Now for Plan “C” – Devon’s Nightingale Hospital will NOT treat coronavirus patients

Was this a local decision or a national one? – Just asking out of interest, Owl.

Health secretary Matt Hancock has announced Exeter’s new NHS Nightingale Hospital is to be the first to be converted into a cancer testing centre as of Monday.

Last week, he confirmed it could be used to help other Devon hospitals tackle winter pressures later this year after initially being built to treat Covid-19 patients.

Anita Merritt www.devonlive.com

Health bosses then confirmed it would remain on standby as a ‘flexible’ hospital. Now it will be used to cope with a huge backlog of potential cancer patients.

On Twitter today, Mr Hancock said: “We will be converting Nightingale hospitals into cancer testing centres, starting with@NightingaleExt on Monday.”

Inside Exeter’s new Nightingale Hospital (Image: NHS)

It has taken six weeks to transform Exeter’s for Homebase store into a hospital.

Building work will finish on the site in Moor Lane, Sowton, at midnight tonight. More than 400 construction workers were on site yesterday.

It will accept its first patients as of July 6.

Sir Simon Stevens, chief executive of NHS England, told the House of Commons Science and Technology Committee today that the Exeter Nightingale site will start screening multiple patients a day starting from Monday.

He claimed there would be a ‘radical’ change to diagnostic methods in the coming months to cope with the growing number of people waiting for tests to find out if they have cancer.

It will be open seven days a week, from 8am to 8pm.

Sir Simon told MPs that a number of private sector hospitals could be transformed into coronavirus-free cancer clinics in the coming months to clear the backlog.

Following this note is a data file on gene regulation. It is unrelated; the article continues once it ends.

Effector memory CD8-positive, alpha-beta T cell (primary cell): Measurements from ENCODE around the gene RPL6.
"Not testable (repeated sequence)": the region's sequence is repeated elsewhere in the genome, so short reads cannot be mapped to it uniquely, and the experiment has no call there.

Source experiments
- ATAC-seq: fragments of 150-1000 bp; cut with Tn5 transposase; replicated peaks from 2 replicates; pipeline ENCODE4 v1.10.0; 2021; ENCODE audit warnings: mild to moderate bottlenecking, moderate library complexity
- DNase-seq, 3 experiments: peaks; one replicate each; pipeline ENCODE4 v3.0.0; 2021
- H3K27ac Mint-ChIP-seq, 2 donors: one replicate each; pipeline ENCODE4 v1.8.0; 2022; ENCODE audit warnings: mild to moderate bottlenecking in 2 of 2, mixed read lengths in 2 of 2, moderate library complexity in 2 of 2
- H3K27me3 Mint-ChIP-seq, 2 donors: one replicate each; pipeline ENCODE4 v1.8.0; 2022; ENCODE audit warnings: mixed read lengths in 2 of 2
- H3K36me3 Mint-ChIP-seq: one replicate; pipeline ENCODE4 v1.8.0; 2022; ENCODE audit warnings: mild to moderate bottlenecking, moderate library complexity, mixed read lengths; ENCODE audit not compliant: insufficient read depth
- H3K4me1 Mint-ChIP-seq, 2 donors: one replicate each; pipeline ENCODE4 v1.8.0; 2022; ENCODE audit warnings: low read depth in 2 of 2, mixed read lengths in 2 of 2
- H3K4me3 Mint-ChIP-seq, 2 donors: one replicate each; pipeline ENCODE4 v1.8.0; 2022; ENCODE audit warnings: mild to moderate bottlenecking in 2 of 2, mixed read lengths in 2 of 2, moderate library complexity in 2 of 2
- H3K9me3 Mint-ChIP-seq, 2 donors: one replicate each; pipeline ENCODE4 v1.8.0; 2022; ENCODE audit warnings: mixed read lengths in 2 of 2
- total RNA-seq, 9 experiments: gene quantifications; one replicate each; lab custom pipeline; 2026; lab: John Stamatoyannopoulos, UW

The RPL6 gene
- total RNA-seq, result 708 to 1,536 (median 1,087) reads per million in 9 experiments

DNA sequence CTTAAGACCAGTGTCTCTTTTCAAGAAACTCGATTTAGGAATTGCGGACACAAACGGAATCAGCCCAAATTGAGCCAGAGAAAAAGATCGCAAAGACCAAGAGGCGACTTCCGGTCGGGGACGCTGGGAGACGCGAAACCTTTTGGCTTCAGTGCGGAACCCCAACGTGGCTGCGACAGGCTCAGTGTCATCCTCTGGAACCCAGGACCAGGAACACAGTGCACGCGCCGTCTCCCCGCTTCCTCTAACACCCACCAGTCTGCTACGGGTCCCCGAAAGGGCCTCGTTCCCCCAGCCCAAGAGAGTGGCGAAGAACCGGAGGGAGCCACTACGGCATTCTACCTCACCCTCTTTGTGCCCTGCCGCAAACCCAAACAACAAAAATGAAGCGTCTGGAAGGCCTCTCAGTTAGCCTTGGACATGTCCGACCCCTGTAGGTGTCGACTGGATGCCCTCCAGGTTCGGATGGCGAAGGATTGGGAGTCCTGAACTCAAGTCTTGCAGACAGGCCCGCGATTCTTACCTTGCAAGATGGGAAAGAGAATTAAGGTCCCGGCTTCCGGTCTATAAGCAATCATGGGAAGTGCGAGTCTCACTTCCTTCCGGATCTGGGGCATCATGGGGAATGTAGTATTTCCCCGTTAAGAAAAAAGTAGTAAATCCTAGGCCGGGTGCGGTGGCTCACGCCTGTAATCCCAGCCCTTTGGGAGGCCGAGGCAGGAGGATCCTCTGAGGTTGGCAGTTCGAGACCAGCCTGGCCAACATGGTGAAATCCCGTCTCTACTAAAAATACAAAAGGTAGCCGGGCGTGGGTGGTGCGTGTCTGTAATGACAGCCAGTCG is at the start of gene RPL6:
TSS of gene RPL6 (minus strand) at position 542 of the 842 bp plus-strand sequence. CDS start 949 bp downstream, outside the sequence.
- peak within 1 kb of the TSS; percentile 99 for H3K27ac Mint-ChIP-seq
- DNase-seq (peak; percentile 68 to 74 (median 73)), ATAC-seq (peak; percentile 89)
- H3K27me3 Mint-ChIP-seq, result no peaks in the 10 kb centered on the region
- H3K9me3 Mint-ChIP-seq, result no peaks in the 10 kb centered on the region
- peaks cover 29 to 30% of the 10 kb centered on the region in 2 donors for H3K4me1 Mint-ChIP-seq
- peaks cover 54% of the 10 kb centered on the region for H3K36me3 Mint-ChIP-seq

He said: “It’s worth remembering that four fifths of the patients who are on a waiting list are typically waiting for a test or an outpatient appointment, rather than waiting to be admitted to hospital for an operation.

“And given the pressures on hospitals and diagnostic teams are over the March, April, May period, there has been a big a big reduction in the flow of patients through those diagnostic services.

‘We’ve got to do something different. We’ve got to expand diagnostic capacity. We’ve also got to do it in new ways.”

He suggested the Nightingale in Exeter and other dedicated diagnostic and endoscopy suites will be able to see much more patients than standard cancer clinics and said staff will use new types of testing to speed the processes up.

Sir Simon added: “The first of those is going to be the Exeter Nightingale which we are going to partly repurpose for non-Covid CT scanning that will begin next Monday and run eight until eight and seven days a week.

Health commissioners and providers have not yet disclosed how much it is costing to build and then maintain the running of the 116-bed hospital.

Philippa Slinger, the NHS CEO responsible for developing Nightingale Exeter, said on Twitter on Monday: “Had a full “rummage” through @NightingaleExt today [June 29] as build due to complete tomorrow [June 30]at midnight.

“Over 400 on site today all managed through @BAMConstructUK.”

The opening of the hospital will be later than originally confirmed.

The NHS said it would be open by the middle or end of June instead of late May as originally stated when it was proposed to build the hospital at Westpoint.

Earlier this month it was revealed that 10,000 square meters of plasterboard has been installed at the site, along with 8,000 meters of metal stud wall, and 80 kilometers of electrical cable – the same distance from Exmouth to Plymouth.

To prepare the site, 4,000 tonnes of earth has been removed which is equivalent weight of 220 double decker buses.